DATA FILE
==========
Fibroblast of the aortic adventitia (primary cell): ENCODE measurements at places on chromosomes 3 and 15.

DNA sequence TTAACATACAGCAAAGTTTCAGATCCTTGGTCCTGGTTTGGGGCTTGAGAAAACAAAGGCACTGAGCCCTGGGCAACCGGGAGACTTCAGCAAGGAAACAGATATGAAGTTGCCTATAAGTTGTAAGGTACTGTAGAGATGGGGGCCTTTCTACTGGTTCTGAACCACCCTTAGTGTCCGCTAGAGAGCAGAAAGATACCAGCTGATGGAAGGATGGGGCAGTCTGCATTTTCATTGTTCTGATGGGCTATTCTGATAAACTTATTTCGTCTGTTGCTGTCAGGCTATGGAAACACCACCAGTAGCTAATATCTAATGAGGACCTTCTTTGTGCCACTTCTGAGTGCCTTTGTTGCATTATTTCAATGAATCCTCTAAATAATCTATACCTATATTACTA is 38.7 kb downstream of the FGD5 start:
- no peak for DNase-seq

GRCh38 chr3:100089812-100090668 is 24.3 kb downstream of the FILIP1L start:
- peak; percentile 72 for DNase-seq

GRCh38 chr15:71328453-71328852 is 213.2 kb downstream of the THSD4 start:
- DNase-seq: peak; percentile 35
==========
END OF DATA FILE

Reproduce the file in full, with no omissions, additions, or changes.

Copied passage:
Fibroblast of the aortic adventitia (primary cell): ENCODE measurements at places on chromosomes 3 and 15.

DNA sequence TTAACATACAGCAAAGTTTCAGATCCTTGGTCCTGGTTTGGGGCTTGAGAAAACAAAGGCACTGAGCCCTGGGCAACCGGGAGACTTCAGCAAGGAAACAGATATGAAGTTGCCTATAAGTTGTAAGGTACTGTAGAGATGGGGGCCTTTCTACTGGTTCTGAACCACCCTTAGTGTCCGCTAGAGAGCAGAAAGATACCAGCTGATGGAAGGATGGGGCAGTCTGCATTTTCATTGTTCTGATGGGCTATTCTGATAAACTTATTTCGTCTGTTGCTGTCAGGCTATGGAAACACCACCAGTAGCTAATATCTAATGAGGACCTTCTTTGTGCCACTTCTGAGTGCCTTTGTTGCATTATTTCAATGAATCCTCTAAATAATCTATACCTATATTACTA is 38.7 kb downstream of the FGD5 start:
- no peak for DNase-seq

GRCh38 chr3:100089812-100090668 is 24.3 kb downstream of the FILIP1L start:
- peak; percentile 72 for DNase-seq

GRCh38 chr15:71328453-71328852 is 213.2 kb downstream of the THSD4 start:
- DNase-seq: peak; percentile 35